BrightonSEO is a place for people in the digital world to talk through ideas and trends without industry outsiders falling asleep around them (their words, not ours). This year’s conference was online, and we heard these amazing ideas for building links with zero budget…
Backlinks to your website are incredibly valuable for your SEO but the process of gaining them, also known as link building, can be very difficult. This is because it involves gaining a hyperlink from an external website back to your own site. And these links shouldn’t be asked for or bought – they need to be earned.
This is where it gets tricky as it can be difficult to convince someone that they should organically hyperlink to your site from theirs. There are tools available to help you create content that’s more likely to gain links, but many of these are paid services. Instead, here are four link building tactics to try when you have no budget that we learnt from brightonSEO 2020.
Building links always start with identifying the right product or service. Your goal here is to match these products or services with a publication that could be interested in them. The more suited or useful your product is to a media channel, the more likely they’ll want to feature your product.
Start by researching your product. Consider your product’s USPs and think of ways that it could be relevant to current events. You need to know your product inside and out, as the better you know and understand it, the better equipped you’ll be to find the perfect outlet to amplify it. Consider your product or service’s target demographic, where they shop, how they shop and where they spend their time.
After choosing your product, you’ll need to find a publication that will be interested in it. Think about even the most niche websites and media outlets. The more specific they are, the more likely that your product will be well matched to their readership. It’s all about researching the right publication that you can add value to their site or provide a solution to their readers for.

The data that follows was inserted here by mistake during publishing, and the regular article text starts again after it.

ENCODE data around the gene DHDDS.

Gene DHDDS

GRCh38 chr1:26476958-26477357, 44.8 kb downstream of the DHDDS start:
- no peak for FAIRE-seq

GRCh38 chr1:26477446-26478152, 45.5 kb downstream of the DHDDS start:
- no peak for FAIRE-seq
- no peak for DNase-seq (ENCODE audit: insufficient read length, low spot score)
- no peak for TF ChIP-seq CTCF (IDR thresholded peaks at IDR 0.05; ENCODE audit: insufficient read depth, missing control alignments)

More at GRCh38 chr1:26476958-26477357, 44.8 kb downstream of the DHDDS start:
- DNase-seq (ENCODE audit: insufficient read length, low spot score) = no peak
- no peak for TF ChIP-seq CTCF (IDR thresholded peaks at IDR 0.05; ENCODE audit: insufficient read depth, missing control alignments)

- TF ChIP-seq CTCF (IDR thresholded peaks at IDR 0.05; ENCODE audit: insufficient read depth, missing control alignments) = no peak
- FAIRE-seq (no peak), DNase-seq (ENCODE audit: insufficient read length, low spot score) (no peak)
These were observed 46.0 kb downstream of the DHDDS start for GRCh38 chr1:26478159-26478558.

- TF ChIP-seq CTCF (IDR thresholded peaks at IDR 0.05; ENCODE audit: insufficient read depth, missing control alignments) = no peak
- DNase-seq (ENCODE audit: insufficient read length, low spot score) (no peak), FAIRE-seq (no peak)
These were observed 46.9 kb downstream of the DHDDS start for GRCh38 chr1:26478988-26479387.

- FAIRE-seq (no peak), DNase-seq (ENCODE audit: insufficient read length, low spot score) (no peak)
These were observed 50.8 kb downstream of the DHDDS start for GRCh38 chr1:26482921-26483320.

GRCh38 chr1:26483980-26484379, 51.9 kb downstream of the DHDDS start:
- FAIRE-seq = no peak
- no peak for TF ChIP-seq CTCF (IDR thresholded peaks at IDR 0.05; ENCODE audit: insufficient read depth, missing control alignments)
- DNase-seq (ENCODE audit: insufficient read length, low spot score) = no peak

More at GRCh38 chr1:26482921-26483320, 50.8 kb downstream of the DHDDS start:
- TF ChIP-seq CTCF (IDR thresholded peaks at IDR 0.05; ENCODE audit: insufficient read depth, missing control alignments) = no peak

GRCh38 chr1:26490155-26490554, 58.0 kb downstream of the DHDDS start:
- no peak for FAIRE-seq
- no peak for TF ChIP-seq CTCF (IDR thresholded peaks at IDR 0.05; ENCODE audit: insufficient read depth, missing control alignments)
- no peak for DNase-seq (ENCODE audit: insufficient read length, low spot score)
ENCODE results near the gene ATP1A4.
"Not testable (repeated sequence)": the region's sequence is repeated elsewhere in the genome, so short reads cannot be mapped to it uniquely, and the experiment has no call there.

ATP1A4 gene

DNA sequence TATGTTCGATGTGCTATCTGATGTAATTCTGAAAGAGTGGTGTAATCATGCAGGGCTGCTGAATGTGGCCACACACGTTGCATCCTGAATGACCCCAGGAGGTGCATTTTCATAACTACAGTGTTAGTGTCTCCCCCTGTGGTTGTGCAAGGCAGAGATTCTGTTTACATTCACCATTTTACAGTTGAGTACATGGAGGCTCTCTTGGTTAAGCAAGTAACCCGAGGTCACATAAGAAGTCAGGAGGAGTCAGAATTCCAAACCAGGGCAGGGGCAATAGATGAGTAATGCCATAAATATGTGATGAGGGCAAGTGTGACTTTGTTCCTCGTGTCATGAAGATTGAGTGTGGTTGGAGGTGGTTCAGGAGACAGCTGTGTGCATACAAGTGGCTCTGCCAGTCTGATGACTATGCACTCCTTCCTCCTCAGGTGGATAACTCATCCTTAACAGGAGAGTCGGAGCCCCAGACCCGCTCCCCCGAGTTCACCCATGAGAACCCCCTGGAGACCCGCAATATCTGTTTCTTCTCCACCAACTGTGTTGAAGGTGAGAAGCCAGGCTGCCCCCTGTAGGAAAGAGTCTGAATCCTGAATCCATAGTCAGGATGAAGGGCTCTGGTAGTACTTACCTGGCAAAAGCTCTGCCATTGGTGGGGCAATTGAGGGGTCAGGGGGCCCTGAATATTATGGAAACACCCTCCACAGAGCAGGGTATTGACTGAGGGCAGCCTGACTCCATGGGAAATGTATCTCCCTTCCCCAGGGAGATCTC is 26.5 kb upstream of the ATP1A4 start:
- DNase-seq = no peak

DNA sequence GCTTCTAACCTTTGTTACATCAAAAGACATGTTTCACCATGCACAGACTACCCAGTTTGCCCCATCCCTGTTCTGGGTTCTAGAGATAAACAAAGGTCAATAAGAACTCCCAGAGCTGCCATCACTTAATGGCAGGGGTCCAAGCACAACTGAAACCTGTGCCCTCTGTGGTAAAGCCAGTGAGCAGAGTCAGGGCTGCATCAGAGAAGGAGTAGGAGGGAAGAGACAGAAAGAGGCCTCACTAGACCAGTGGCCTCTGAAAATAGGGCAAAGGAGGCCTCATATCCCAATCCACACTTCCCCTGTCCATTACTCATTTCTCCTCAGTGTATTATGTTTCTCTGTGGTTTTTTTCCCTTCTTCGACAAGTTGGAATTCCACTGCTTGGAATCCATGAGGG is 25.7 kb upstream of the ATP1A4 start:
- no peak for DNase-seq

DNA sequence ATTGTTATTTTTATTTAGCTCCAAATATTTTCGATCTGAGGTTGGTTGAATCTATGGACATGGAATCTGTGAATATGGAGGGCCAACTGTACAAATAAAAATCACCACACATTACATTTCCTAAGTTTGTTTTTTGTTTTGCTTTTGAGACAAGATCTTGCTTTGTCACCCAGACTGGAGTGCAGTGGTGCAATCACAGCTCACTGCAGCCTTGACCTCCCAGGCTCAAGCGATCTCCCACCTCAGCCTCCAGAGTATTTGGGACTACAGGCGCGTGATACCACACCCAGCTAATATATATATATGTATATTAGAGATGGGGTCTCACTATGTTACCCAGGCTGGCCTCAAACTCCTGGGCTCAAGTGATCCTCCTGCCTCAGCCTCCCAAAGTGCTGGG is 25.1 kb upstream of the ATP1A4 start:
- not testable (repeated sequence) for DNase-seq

Journalist requests are tricky. Wading through a sea of journalist requests can be time consuming and is likely to yield little to no results. So why have we included it on our list? Because they can also be a link building gold mine if you have the patience and perseverance to find a request that your brand or product fits the criteria for.
What exactly is a journalist request? A journalist or media request is when a journalist searches for a specific query, statistic or source that will help them with their editorial content. They can cover an extensive range of topics and news, and each one will seek a very specific request in a certain area. Answering a journalist request will not only give media coverage for your brand but can also be a great way to generate a backlink and forge a new journalist relationship.
Due to the precise nature of these requests, most of them will probably not apply to your brand. That’s why it can take a while, if at all, to find a journalist request that’s applicable to you. However, when you do find one, you’re almost certain to gain a backlink as journalist requests are actively seeking to hear from you and write about something that you offer.
There are many journalist request services that send you requests on a daily basis. Most of these are paid services that are connected with larger media outlets, but there are a few that offer a free subscription plan. Help A Reporter Out (HARO) is a common and handy one to sign up to if you don’t have a budget.